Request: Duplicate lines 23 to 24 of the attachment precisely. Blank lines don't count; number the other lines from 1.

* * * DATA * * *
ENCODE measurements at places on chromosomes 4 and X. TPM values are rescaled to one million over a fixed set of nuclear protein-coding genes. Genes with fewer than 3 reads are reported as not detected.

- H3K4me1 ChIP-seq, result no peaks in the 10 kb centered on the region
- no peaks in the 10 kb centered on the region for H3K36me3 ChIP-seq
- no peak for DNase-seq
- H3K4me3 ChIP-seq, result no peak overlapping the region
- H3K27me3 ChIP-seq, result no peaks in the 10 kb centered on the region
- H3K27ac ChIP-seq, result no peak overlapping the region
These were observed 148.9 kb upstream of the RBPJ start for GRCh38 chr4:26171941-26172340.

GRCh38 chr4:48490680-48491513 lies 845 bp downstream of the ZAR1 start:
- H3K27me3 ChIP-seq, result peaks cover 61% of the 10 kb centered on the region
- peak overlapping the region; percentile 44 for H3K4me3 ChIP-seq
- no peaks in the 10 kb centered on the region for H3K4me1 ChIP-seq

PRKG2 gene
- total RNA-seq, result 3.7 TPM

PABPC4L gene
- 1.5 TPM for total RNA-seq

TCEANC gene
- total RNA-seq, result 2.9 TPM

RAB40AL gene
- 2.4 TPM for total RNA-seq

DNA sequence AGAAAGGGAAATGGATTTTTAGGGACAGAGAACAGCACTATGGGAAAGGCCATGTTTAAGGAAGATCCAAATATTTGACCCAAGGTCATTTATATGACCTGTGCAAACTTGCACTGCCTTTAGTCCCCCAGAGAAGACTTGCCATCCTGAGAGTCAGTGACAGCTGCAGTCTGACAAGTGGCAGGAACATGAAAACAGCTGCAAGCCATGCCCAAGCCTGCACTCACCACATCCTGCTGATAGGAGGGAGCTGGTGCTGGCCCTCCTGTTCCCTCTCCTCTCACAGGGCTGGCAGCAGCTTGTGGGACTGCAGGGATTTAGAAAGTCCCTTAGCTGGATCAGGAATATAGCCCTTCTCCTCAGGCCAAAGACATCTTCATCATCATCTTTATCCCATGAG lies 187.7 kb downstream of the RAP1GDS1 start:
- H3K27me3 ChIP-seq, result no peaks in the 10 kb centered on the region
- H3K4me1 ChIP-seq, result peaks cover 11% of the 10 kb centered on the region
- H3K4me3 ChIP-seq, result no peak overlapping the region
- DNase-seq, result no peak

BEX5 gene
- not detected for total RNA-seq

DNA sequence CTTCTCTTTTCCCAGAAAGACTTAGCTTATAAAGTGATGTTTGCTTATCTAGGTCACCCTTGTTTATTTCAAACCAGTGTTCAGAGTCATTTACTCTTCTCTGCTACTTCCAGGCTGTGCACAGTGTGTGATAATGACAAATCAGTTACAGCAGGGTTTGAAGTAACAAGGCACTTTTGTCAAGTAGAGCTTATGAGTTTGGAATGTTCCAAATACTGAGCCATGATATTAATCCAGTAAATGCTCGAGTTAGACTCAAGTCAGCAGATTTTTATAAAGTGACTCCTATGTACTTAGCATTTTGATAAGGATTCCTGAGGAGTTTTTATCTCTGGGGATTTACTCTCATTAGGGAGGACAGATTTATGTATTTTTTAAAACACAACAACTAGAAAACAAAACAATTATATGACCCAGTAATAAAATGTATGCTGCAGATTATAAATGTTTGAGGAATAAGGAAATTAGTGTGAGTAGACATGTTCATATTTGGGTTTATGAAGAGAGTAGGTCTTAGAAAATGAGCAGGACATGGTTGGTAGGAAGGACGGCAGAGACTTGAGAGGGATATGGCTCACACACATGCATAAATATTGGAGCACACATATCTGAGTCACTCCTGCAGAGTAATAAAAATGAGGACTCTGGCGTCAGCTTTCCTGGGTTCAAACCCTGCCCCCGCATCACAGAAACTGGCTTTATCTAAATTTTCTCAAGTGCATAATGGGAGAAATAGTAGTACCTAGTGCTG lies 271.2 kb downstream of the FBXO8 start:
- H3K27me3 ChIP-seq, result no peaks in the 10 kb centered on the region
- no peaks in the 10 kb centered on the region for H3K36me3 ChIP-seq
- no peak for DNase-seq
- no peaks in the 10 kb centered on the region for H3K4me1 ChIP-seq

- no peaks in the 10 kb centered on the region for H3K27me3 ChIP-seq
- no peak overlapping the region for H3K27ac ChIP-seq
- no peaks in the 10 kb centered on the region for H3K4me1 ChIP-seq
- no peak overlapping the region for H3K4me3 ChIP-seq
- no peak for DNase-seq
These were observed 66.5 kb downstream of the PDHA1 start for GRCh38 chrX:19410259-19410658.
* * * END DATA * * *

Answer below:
- H3K4me1 ChIP-seq, result peaks cover 11% of the 10 kb centered on the region
- H3K4me3 ChIP-seq, result no peak overlapping the region